Facebook recently announced the rollout of a new content and suggestion policy that will make it more difficult for political topics to appear on its platform and on users’ walls. This measure was prompted by the massive growth of political content and viral activist groups, as well as by the strong criticism levelled at Facebook in recent years for its alleged inability to control the publication of political messages and false information. It will take a few months to be refined but it is expected to have very concrete consequences for users.
The objective is clear: to limit the number of political messages visible on users’ screens. Facebook will stop recommending “political and civic” groups (which can bring together activists or supporters who identify with a particular political cause). Mark Zuckerberg’s platform wants to put an end to the abuses of the past few years and prevent the development of groups with several million members that can destabilize entire electoral processes and massively spread false information. Of course, the details of this new policy are unknown, particularly in regard to smaller scale, local discussion groups (although they, too, have sometimes served as particularly violent battlegrounds between activists).
This decision is even more interesting when juxtaposed with another set of actions aimed at businesses. It will now be possible for campaign managers to block certain topics for the advertising they prepare, thus avoiding visual association with problematic themes considered repulsive and negative, such as “crime and tragedy” as well as “politics and news.” This is further evidence of the unpopularity of these topics for businesses and their toxic nature, in a context where the platform (like Twitter, YouTube and other industry players) has been widely criticized for its inability to regulate hate speech and the radicalization introduced by its features.
These decisions by Facebook, which could take several months to implement and whose technical details are still uncertain, are in any case, a clear indication of the company’s awareness of the increasingly brutal, radical and counterproductive nature of political content on its platforms. While relatively discrete, these measures can also be seen as the death of a long-standing dream of creating a genuine online society, where users interact, share, and calmly engage in debate, that complements in-person public debate. On the contrary, the willingness of major platforms to massively restrict these topics is much more an admission of failure: politics shared online has led to radicalisation, misinformation and has even been blamed for being responsible – sometimes outrageously – for some of the most shocking electoral outcomes of recent years (Facebook with the surprise Brexit victory in 2016, the disinformation groups on WhatsApp in Jair Bolsonaro’s victory in 2018 in Brazil, or of course the violence and, the at times, surreal reality of the Trump campaigns from 2016 to 2020). While the model of the main social networking platforms may be more at fault than the actual ‘digitalization’ of democracy; it must be said that the power of GAFAMs makes them the most visible and influential sites of public debate, and therefore the main drivers of the worrying trends currently at work.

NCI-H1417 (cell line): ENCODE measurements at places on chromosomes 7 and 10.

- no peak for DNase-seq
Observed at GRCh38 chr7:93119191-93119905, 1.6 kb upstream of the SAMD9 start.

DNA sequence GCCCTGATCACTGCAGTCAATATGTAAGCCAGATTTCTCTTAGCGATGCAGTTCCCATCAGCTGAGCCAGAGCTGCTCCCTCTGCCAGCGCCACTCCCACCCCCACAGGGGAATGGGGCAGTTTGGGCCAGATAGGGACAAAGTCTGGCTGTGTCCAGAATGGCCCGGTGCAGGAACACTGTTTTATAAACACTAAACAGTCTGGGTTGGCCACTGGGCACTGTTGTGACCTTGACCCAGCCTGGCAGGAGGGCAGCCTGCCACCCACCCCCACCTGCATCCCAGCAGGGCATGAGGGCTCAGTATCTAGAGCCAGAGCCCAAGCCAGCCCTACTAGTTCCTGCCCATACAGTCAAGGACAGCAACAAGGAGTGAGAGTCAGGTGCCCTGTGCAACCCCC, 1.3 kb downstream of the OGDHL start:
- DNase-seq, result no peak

Regulators in most democracies are already urging digital players to better control terrorist or criminal content published on their platforms. This was one of Theresa May’s major battles in 2017 after the London attacks, in an international action led primarily with Emmanuel Macron, then with Jacinda Ardern following the Christchurch attacks. Today, public authorities in the United States and Europe are being asked if they are willing to take on the task of demanding or imposing strict controls and minimize the role of politics online (in the broad sense), associated with violence, radicalization, campaign lies and the latent collapse of liberal democracy? And thus confirming the contrary: that the advent of a digital political space on an international scale stifles expression in a field already exhausted by its presence.
In any case, the conclusion drawn by Facebook begs further reflection. It should motivate us all to consider new strategies that free democratic political debate from the trap it’s been in for 20 years (created by digitalization) ; one that has opened the door to radicalization and heightened social tensions, bred by online groups and extremist rhetoric. If not, it increases the risk of letting private players decide for themselves how political debate in democracies should be controlled.
By Guillaume Alévêque, senior consultant at Antidox